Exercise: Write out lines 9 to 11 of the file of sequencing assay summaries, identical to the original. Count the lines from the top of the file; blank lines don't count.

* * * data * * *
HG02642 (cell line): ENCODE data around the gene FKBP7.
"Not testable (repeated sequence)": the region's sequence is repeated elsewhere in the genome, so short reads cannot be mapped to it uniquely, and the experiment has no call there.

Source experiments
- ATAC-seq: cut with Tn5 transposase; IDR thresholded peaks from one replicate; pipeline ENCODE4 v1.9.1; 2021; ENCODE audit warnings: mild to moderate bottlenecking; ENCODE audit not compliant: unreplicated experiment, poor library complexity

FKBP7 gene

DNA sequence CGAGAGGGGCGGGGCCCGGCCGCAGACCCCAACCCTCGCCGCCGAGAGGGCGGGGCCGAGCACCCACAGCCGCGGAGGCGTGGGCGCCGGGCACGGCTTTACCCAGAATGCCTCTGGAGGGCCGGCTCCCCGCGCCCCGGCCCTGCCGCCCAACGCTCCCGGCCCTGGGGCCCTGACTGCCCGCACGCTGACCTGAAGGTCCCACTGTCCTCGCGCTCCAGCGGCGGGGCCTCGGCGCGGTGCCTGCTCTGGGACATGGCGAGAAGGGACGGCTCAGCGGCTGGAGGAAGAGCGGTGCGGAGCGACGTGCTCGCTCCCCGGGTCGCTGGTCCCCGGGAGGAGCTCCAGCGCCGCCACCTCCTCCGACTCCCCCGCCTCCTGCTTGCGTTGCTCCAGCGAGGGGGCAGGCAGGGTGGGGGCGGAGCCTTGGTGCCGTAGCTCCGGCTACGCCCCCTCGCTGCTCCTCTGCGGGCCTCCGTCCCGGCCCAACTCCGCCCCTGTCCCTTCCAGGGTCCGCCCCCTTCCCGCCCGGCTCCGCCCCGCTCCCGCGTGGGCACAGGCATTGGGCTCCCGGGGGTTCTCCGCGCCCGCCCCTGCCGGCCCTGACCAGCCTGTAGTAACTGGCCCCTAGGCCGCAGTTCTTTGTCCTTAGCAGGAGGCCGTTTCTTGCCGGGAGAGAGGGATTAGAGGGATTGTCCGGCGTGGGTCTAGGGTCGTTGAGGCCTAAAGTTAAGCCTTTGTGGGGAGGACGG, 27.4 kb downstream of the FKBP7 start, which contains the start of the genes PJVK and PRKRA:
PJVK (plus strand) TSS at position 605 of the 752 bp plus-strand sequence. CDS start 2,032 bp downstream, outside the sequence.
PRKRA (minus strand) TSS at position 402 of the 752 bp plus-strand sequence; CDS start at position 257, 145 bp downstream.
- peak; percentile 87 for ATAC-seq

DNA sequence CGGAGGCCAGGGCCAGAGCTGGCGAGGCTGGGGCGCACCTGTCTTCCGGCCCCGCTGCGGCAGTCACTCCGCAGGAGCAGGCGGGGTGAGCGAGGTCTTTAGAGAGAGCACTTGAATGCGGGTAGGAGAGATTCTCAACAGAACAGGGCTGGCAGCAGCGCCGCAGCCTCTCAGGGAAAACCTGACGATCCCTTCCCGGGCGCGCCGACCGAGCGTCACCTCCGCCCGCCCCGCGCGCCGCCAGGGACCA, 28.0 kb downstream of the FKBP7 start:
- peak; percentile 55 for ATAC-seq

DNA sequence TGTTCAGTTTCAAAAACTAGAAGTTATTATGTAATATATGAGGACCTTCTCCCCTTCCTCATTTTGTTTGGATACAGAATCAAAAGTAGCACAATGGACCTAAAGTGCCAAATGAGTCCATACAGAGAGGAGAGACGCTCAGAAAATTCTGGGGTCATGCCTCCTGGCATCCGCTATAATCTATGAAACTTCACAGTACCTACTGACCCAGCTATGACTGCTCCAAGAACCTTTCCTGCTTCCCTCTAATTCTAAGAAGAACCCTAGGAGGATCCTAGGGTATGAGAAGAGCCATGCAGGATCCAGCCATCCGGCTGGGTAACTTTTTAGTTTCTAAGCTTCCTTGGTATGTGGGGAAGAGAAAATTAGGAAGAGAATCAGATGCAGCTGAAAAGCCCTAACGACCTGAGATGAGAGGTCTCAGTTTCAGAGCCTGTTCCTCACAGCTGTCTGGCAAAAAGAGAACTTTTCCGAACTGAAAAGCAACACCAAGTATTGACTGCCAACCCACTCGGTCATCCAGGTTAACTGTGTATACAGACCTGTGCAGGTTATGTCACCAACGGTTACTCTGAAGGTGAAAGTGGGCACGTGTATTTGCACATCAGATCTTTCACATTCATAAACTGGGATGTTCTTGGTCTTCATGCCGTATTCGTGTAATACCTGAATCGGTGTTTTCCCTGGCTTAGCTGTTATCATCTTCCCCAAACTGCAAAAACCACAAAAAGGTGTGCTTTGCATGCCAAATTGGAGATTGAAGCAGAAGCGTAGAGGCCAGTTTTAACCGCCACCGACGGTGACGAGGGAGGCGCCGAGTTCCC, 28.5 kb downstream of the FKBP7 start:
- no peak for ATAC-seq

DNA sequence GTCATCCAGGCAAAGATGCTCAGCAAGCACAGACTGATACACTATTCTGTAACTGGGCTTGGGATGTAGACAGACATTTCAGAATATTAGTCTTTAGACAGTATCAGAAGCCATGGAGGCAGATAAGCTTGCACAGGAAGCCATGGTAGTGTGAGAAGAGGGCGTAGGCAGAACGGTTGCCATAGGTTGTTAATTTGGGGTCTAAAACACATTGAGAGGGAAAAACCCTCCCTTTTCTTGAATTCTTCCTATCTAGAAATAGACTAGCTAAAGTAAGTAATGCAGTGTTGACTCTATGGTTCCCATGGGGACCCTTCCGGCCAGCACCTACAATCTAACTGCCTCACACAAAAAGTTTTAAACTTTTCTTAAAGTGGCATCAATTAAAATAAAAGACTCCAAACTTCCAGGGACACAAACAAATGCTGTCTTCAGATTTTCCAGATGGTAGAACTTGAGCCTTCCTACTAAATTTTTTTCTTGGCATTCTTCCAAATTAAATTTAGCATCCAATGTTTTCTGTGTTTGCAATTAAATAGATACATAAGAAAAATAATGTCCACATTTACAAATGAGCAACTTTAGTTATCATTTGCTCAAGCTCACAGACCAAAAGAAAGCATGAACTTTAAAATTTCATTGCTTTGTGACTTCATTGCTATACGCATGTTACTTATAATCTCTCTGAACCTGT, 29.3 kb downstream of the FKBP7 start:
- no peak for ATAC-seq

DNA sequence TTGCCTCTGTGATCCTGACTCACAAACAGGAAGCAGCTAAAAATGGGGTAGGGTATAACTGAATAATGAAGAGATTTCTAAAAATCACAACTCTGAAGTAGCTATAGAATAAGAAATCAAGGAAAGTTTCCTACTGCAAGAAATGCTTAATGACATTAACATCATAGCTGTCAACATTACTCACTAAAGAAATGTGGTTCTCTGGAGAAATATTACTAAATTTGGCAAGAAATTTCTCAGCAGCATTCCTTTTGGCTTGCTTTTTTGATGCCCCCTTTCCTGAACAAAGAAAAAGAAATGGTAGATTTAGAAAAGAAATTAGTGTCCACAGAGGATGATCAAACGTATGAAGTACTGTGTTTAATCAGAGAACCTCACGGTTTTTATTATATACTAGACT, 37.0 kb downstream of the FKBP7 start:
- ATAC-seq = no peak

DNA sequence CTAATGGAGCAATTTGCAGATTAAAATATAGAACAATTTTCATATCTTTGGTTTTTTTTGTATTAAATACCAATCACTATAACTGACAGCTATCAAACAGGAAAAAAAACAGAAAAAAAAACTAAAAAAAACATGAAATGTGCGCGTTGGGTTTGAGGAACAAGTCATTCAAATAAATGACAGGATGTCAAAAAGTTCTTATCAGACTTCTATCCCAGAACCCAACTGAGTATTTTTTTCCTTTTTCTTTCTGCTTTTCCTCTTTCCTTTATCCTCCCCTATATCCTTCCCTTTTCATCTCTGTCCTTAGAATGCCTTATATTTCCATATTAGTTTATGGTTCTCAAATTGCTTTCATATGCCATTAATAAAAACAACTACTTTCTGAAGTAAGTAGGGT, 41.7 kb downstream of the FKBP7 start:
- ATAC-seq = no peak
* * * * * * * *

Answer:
- peak; percentile 87 for ATAC-seq

DNA sequence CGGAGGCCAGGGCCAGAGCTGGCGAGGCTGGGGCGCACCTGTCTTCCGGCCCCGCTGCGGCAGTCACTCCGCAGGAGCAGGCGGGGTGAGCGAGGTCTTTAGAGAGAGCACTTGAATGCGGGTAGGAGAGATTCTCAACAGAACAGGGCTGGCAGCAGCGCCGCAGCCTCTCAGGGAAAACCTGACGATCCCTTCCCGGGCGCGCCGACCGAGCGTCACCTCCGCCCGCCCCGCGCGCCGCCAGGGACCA, 28.0 kb downstream of the FKBP7 start:
- peak; percentile 55 for ATAC-seq